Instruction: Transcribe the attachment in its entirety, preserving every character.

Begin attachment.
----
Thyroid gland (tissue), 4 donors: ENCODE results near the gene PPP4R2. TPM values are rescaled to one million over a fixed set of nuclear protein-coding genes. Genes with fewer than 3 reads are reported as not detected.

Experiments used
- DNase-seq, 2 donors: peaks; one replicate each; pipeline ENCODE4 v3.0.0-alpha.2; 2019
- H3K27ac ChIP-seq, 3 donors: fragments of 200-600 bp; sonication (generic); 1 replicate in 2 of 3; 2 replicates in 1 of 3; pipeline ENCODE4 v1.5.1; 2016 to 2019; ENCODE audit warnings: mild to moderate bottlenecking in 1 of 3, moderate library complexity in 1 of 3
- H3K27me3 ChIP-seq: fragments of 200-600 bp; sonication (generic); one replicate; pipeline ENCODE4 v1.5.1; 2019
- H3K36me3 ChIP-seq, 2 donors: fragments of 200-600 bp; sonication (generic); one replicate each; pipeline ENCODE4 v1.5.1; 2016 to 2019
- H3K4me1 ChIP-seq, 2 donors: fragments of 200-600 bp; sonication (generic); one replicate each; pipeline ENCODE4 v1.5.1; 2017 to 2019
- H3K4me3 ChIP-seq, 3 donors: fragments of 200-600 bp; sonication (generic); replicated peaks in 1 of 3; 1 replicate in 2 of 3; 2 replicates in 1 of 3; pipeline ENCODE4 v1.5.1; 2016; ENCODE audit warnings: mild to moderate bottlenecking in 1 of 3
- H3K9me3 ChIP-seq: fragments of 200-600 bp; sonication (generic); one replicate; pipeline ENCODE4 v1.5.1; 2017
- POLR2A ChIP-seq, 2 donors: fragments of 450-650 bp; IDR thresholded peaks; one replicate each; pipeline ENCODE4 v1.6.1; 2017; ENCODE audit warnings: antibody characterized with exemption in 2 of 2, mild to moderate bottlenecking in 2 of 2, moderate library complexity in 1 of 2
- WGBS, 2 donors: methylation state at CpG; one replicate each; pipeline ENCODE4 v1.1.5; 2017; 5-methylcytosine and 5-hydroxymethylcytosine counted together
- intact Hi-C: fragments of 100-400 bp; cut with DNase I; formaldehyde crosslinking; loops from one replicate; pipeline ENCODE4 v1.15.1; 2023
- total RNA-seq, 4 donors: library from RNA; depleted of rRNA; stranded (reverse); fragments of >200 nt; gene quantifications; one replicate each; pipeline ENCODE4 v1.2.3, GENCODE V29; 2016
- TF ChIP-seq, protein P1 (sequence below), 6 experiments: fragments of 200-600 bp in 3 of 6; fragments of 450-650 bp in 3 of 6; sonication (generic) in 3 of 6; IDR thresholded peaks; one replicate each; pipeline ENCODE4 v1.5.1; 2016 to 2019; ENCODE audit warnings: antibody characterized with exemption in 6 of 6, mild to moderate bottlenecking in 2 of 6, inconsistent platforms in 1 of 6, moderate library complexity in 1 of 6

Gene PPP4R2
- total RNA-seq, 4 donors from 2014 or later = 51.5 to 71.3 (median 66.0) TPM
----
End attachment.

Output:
Thyroid gland (tissue), 4 donors: ENCODE results near the gene PPP4R2. TPM values are rescaled to one million over a fixed set of nuclear protein-coding genes. Genes with fewer than 3 reads are reported as not detected.

Experiments used
- DNase-seq, 2 donors: peaks; one replicate each; pipeline ENCODE4 v3.0.0-alpha.2; 2019
- H3K27ac ChIP-seq, 3 donors: fragments of 200-600 bp; sonication (generic); 1 replicate in 2 of 3; 2 replicates in 1 of 3; pipeline ENCODE4 v1.5.1; 2016 to 2019; ENCODE audit warnings: mild to moderate bottlenecking in 1 of 3, moderate library complexity in 1 of 3
- H3K27me3 ChIP-seq: fragments of 200-600 bp; sonication (generic); one replicate; pipeline ENCODE4 v1.5.1; 2019
- H3K36me3 ChIP-seq, 2 donors: fragments of 200-600 bp; sonication (generic); one replicate each; pipeline ENCODE4 v1.5.1; 2016 to 2019
- H3K4me1 ChIP-seq, 2 donors: fragments of 200-600 bp; sonication (generic); one replicate each; pipeline ENCODE4 v1.5.1; 2017 to 2019
- H3K4me3 ChIP-seq, 3 donors: fragments of 200-600 bp; sonication (generic); replicated peaks in 1 of 3; 1 replicate in 2 of 3; 2 replicates in 1 of 3; pipeline ENCODE4 v1.5.1; 2016; ENCODE audit warnings: mild to moderate bottlenecking in 1 of 3
- H3K9me3 ChIP-seq: fragments of 200-600 bp; sonication (generic); one replicate; pipeline ENCODE4 v1.5.1; 2017
- POLR2A ChIP-seq, 2 donors: fragments of 450-650 bp; IDR thresholded peaks; one replicate each; pipeline ENCODE4 v1.6.1; 2017; ENCODE audit warnings: antibody characterized with exemption in 2 of 2, mild to moderate bottlenecking in 2 of 2, moderate library complexity in 1 of 2
- WGBS, 2 donors: methylation state at CpG; one replicate each; pipeline ENCODE4 v1.1.5; 2017; 5-methylcytosine and 5-hydroxymethylcytosine counted together
- intact Hi-C: fragments of 100-400 bp; cut with DNase I; formaldehyde crosslinking; loops from one replicate; pipeline ENCODE4 v1.15.1; 2023
- total RNA-seq, 4 donors: library from RNA; depleted of rRNA; stranded (reverse); fragments of >200 nt; gene quantifications; one replicate each; pipeline ENCODE4 v1.2.3, GENCODE V29; 2016
- TF ChIP-seq, protein P1 (sequence below), 6 experiments: fragments of 200-600 bp in 3 of 6; fragments of 450-650 bp in 3 of 6; sonication (generic) in 3 of 6; IDR thresholded peaks; one replicate each; pipeline ENCODE4 v1.5.1; 2016 to 2019; ENCODE audit warnings: antibody characterized with exemption in 6 of 6, mild to moderate bottlenecking in 2 of 6, inconsistent platforms in 1 of 6, moderate library complexity in 1 of 6

Gene PPP4R2
- total RNA-seq, 4 donors from 2014 or later = 51.5 to 71.3 (median 66.0) TPM